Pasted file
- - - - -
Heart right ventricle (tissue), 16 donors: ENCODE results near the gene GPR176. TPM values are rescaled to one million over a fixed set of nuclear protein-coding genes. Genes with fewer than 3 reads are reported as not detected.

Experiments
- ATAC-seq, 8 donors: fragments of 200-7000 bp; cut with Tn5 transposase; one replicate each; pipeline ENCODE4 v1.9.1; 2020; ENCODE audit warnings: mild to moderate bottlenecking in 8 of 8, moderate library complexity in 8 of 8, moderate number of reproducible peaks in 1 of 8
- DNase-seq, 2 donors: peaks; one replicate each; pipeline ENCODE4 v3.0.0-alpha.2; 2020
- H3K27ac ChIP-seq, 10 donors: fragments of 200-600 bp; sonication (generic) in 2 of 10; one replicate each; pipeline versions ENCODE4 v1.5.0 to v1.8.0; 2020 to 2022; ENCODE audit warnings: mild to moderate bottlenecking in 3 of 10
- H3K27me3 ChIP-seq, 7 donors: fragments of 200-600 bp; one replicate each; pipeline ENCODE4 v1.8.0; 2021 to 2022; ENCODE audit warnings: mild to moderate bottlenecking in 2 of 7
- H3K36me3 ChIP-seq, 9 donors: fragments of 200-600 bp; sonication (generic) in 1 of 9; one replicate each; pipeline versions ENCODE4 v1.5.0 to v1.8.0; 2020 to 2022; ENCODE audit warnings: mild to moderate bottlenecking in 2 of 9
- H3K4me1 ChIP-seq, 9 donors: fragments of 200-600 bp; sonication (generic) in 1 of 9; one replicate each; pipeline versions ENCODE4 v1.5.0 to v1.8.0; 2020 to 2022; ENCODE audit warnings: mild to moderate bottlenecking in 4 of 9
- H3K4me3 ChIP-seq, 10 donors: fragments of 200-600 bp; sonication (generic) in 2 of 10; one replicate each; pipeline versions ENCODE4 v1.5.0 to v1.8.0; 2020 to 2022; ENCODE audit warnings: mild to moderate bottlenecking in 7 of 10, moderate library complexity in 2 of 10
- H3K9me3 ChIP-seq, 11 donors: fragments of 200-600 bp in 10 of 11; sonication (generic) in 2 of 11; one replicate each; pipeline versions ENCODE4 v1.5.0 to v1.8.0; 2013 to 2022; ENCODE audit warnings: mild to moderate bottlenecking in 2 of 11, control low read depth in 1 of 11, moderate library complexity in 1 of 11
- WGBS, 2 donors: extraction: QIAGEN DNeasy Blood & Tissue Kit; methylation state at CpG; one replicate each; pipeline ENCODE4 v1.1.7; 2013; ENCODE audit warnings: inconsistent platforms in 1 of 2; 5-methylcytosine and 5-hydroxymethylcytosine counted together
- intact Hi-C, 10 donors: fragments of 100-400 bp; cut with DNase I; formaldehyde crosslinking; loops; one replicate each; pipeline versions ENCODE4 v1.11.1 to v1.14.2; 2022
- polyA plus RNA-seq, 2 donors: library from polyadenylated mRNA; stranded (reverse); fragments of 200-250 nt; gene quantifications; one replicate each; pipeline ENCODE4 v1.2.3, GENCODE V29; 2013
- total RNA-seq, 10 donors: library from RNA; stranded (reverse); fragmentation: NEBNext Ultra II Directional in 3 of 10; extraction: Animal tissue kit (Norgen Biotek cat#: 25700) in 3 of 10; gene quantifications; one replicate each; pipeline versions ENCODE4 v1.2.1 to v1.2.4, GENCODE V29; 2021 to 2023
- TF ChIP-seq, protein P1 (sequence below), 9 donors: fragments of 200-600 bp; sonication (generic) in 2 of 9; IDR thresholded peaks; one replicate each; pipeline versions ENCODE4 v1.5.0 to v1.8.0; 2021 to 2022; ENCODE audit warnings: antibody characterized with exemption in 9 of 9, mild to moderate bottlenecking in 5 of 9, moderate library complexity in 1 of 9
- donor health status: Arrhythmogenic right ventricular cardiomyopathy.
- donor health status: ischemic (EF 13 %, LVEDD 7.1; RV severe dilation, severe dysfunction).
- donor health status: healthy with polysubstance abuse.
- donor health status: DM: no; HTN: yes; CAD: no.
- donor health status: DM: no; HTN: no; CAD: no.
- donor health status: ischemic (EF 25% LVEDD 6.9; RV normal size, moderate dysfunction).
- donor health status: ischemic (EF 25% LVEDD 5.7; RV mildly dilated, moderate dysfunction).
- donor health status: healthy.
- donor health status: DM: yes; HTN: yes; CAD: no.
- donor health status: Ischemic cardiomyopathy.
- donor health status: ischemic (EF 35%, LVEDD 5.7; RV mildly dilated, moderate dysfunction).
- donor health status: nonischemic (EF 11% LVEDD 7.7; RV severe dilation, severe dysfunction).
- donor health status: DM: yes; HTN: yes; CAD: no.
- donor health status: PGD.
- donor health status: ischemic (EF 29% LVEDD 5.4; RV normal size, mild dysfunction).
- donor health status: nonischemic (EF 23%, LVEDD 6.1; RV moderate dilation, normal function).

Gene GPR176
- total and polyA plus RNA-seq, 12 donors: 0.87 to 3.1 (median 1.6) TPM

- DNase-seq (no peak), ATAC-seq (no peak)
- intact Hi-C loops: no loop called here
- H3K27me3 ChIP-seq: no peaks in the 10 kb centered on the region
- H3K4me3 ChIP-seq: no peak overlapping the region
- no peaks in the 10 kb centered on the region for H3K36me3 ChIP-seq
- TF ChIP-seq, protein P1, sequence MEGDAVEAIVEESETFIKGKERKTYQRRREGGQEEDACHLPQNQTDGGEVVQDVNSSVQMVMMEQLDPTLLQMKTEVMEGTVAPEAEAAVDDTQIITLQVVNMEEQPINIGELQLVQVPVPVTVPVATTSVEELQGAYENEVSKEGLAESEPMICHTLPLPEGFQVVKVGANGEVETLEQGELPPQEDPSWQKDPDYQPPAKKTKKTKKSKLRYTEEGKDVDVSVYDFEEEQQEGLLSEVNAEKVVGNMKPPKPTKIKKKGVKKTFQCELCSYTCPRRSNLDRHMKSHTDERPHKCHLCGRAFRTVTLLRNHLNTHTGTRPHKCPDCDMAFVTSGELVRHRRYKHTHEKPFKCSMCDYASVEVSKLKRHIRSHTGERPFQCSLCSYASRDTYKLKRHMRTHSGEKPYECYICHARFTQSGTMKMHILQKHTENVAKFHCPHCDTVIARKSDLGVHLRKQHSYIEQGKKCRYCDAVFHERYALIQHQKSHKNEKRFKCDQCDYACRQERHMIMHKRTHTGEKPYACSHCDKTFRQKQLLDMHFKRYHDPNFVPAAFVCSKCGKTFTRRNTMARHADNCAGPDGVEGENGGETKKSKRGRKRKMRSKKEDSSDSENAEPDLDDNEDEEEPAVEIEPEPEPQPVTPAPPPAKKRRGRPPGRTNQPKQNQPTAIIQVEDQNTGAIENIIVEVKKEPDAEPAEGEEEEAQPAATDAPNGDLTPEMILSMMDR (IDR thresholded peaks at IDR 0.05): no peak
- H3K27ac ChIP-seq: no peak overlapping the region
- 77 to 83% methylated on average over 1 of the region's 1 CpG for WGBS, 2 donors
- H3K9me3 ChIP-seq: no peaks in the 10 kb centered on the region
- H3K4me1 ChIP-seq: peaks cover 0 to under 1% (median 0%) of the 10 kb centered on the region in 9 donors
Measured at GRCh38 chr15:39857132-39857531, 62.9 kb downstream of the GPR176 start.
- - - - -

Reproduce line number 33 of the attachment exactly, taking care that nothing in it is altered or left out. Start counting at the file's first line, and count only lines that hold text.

- total and polyA plus RNA-seq, 12 donors: 0.87 to 3.1 (median 1.6) TPM